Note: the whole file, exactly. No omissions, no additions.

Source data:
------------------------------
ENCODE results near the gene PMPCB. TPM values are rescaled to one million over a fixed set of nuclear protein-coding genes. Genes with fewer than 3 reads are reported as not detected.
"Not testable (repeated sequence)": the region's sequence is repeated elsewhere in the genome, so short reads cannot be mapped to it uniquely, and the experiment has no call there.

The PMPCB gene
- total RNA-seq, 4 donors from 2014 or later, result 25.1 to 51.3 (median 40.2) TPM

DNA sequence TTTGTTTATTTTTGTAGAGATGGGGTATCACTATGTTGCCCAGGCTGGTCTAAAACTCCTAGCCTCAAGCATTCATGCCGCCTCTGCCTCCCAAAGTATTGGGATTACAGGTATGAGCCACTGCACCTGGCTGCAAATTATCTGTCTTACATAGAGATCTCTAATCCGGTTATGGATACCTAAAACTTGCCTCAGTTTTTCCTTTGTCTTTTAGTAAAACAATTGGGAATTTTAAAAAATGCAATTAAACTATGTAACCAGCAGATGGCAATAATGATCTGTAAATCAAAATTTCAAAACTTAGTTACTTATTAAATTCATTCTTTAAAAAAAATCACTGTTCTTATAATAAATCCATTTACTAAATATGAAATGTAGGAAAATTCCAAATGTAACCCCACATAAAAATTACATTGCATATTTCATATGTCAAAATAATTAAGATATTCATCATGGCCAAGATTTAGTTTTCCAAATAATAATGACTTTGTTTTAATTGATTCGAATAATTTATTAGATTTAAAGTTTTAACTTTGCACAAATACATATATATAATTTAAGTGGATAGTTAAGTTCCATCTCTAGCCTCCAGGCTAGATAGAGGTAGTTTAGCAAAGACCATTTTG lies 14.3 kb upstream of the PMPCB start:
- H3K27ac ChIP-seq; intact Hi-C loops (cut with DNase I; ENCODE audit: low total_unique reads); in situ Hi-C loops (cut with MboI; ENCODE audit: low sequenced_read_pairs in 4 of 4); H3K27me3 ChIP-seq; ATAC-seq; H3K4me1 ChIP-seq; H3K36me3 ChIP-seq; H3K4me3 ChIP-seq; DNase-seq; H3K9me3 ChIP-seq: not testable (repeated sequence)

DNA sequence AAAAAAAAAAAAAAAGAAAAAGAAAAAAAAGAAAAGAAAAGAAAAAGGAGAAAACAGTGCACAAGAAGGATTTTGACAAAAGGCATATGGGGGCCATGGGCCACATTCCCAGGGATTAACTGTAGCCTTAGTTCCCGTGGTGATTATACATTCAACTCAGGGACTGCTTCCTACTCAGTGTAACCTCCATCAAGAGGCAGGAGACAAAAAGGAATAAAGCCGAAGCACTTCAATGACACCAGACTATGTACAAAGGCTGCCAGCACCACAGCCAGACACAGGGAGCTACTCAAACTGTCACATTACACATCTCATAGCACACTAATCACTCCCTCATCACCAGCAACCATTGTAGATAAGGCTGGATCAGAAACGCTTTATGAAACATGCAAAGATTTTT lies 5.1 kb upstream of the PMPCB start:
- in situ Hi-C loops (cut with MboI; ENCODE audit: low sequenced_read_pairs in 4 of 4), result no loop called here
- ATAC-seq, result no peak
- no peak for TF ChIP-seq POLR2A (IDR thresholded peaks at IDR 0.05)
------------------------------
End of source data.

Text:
ENCODE results near the gene PMPCB. TPM values are rescaled to one million over a fixed set of nuclear protein-coding genes. Genes with fewer than 3 reads are reported as not detected.
"Not testable (repeated sequence)": the region's sequence is repeated elsewhere in the genome, so short reads cannot be mapped to it uniquely, and the experiment has no call there.

The PMPCB gene
- total RNA-seq, 4 donors from 2014 or later, result 25.1 to 51.3 (median 40.2) TPM

DNA sequence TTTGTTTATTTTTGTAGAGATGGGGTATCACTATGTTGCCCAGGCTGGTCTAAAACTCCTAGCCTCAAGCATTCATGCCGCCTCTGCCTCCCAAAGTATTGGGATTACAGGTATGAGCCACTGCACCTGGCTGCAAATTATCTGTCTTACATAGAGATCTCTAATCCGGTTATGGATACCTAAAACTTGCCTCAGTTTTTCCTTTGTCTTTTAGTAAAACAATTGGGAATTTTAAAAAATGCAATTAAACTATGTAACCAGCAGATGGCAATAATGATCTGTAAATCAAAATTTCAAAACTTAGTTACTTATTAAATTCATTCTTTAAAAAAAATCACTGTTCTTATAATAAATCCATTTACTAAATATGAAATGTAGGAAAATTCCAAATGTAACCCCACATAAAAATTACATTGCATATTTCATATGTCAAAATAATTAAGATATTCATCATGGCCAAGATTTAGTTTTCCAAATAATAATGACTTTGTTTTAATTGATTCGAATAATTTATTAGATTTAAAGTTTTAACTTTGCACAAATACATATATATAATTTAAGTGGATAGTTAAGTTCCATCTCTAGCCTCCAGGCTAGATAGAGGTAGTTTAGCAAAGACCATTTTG lies 14.3 kb upstream of the PMPCB start:
- H3K27ac ChIP-seq; intact Hi-C loops (cut with DNase I; ENCODE audit: low total_unique reads); in situ Hi-C loops (cut with MboI; ENCODE audit: low sequenced_read_pairs in 4 of 4); H3K27me3 ChIP-seq; ATAC-seq; H3K4me1 ChIP-seq; H3K36me3 ChIP-seq; H3K4me3 ChIP-seq; DNase-seq; H3K9me3 ChIP-seq: not testable (repeated sequence)

DNA sequence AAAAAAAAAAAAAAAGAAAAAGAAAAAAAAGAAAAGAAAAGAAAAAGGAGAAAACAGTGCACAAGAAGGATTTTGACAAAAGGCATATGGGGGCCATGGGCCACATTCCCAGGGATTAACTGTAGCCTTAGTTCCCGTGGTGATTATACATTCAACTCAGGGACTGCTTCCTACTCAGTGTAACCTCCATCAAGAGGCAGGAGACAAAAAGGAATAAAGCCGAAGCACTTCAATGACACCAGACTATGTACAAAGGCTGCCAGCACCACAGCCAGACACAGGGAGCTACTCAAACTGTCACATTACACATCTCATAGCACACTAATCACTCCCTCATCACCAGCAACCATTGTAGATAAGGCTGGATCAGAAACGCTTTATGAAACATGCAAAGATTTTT lies 5.1 kb upstream of the PMPCB start:
- in situ Hi-C loops (cut with MboI; ENCODE audit: low sequenced_read_pairs in 4 of 4), result no loop called here
- ATAC-seq, result no peak
- no peak for TF ChIP-seq POLR2A (IDR thresholded peaks at IDR 0.05)